A London investment manager is launching a campaign to encourage investors to support communities in the developing world hit by the Covid-19 pandemic.
Alquity’s 40-40 campaign aims to improve the lives of 40,000 people in countries where overcrowded living conditions, chronic ill health and weak public health systems leave the population at risk from coronavirus.
Through 40-40, which launches on Thursday, Alquity will donate 40% of its management fees from new investments to programmes which support vulnerable people in emerging markets. It hopes that this will channel $1m (£800,000) to good causes.
“The 40-40 campaign is our response to the severe economic and social hardship the Covid-19 epidemic will cause many people around the world,” said Alquity’s chairman, Paul Robinson.
Alquity is also worried that the financial impacts of quarantining are more damaging for those on low incomes in emerging markets, as people have fewer savings and little regulatory protection.
“As some of the freedoms and comforts we are used to in developed countries are dramatically reduced, we are getting a glimpse of what daily life is like for a some of the poorest people on the planet,” Robinson said.
Alquity wants clients to sign up to its campaign and signal their support for sustainable economic development.
“By signing up to the 40-40 partnership agreement, in addition to the enhanced donation, investors will be signalling their commitment to creating a fairer, more sustainable world,” said Alquity’s co-founder, Suresh Mistry.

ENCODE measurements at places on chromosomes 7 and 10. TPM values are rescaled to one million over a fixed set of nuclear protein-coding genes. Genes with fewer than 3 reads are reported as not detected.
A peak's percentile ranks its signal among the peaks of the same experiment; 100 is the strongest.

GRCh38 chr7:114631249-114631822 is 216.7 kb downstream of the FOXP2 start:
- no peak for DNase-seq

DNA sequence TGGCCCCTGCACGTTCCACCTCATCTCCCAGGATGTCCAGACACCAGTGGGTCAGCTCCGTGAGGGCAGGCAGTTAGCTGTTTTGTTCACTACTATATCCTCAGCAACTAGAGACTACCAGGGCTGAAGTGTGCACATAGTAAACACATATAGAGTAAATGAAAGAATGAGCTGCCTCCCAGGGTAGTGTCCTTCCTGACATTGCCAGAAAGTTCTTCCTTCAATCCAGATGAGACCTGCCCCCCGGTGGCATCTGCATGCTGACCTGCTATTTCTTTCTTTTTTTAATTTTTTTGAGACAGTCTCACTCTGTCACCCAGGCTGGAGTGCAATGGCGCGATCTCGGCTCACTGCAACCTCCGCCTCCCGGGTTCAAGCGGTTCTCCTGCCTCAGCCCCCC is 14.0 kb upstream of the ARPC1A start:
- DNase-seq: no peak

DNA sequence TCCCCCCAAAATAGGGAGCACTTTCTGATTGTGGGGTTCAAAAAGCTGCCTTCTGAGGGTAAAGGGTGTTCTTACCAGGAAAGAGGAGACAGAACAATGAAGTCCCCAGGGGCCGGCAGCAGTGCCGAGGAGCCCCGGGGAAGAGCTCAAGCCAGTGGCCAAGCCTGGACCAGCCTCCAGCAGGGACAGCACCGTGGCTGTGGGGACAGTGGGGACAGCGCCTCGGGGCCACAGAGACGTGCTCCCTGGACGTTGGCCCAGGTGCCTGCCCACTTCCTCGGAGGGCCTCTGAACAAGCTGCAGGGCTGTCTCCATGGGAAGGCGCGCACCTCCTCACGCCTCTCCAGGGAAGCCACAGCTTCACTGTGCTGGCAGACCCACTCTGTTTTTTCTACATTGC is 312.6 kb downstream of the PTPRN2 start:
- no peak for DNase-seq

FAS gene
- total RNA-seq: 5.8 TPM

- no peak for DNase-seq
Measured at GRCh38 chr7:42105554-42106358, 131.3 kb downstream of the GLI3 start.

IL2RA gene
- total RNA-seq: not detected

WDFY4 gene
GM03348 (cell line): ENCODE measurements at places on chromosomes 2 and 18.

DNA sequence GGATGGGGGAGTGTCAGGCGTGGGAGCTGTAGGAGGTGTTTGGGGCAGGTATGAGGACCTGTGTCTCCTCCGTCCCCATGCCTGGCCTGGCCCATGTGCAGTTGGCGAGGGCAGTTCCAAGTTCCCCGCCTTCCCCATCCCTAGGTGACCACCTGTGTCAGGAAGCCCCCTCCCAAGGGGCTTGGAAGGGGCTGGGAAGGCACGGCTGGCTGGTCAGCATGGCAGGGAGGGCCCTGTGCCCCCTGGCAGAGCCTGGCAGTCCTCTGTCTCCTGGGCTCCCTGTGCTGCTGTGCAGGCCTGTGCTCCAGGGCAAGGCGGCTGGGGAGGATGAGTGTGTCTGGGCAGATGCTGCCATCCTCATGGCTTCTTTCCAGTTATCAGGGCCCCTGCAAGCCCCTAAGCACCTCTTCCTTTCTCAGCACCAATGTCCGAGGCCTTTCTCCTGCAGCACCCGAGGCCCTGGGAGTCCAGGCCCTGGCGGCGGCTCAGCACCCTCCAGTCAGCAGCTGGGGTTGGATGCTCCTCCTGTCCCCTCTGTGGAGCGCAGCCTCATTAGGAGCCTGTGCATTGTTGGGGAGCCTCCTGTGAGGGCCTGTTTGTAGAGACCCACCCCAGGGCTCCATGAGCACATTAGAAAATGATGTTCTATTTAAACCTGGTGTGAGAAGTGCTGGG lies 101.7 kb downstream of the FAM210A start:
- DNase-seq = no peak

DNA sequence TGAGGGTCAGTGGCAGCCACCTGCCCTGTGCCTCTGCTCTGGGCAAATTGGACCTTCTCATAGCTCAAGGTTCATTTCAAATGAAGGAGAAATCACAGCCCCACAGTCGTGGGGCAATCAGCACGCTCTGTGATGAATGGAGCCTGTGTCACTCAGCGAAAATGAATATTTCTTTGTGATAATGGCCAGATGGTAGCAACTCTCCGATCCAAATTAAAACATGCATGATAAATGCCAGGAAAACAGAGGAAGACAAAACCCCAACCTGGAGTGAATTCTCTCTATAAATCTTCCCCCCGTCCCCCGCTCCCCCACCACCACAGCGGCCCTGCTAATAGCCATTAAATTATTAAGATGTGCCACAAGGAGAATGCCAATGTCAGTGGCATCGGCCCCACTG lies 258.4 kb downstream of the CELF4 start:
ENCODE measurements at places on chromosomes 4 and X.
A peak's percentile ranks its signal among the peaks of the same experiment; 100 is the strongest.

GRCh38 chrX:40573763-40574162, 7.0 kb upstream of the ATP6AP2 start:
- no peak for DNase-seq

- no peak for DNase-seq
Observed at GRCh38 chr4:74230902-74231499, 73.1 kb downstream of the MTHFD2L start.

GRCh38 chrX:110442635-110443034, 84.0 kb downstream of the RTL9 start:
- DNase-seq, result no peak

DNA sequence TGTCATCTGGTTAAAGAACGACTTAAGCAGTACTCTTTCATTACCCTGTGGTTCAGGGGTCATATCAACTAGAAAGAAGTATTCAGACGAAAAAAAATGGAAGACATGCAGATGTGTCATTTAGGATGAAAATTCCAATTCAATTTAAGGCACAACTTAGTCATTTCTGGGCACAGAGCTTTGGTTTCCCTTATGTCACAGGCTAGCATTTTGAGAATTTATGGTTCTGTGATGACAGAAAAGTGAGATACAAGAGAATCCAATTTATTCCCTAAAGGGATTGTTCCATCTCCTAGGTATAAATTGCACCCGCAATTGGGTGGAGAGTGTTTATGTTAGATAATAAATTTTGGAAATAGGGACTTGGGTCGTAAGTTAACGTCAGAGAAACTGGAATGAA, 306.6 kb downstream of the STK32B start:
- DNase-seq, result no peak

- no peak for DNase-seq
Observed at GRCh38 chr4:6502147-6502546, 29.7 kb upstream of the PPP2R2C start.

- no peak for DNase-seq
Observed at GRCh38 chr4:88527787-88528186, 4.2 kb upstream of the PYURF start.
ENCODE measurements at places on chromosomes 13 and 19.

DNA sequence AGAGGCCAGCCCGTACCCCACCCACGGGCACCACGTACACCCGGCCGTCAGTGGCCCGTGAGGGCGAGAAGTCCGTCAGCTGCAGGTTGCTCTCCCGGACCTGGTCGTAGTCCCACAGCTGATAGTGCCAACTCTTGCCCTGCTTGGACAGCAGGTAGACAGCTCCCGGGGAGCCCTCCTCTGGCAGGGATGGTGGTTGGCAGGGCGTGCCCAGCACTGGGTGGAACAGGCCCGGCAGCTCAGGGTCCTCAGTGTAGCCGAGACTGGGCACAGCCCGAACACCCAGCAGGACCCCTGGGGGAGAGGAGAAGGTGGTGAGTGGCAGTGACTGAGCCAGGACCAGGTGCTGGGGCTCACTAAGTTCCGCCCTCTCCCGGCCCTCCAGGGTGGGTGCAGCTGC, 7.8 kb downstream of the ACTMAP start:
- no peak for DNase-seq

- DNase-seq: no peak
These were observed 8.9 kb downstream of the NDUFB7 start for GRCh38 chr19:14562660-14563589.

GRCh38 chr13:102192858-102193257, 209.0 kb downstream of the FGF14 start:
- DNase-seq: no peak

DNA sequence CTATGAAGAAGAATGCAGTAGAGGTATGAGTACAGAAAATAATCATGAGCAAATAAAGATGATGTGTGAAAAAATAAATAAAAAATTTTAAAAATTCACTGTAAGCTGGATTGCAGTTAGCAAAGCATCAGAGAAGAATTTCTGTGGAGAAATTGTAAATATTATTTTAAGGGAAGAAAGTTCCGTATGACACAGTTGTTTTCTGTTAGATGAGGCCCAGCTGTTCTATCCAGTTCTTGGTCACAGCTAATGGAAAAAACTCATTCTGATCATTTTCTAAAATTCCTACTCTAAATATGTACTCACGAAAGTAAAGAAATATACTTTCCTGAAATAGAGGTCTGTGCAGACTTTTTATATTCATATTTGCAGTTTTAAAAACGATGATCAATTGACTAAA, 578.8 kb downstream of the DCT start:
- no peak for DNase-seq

Alquity runs a range of funds which invest in emerging markets. Founded in 2009, it uses environmental, social and corporate governance (ESG) standards when choosing which stocks to buy. It already donates at least 10% of its management fees to charitable causes, as a “social investment”, and will raise this to 40% for money invested through the campaign.
Since launching its Transforming Lives Foundation in 2011, Alquity has donated around $2m – which it says has helped some 60,000 people.
One project backed by Alquity, called Phool, recycles flowers from Indian temples into incense sticks, which are then sold. This has provided income for more than 1,200 women, and prevented the flowers from being thrown away into rivers.
It has also supported educational projects in Vietnam, Uganda and Brazil, women’s employment projects in Ghana and Mexico, and waste collection groups in India and Kenya. Several of these projects have already been disrupted by the pandemic.
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